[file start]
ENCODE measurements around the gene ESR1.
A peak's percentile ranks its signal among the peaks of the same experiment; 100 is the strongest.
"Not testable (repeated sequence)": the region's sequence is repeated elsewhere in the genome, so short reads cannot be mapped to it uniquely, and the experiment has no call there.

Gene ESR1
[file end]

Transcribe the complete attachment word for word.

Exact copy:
ENCODE measurements around the gene ESR1.
A peak's percentile ranks its signal among the peaks of the same experiment; 100 is the strongest.
"Not testable (repeated sequence)": the region's sequence is repeated elsewhere in the genome, so short reads cannot be mapped to it uniquely, and the experiment has no call there.

Gene ESR1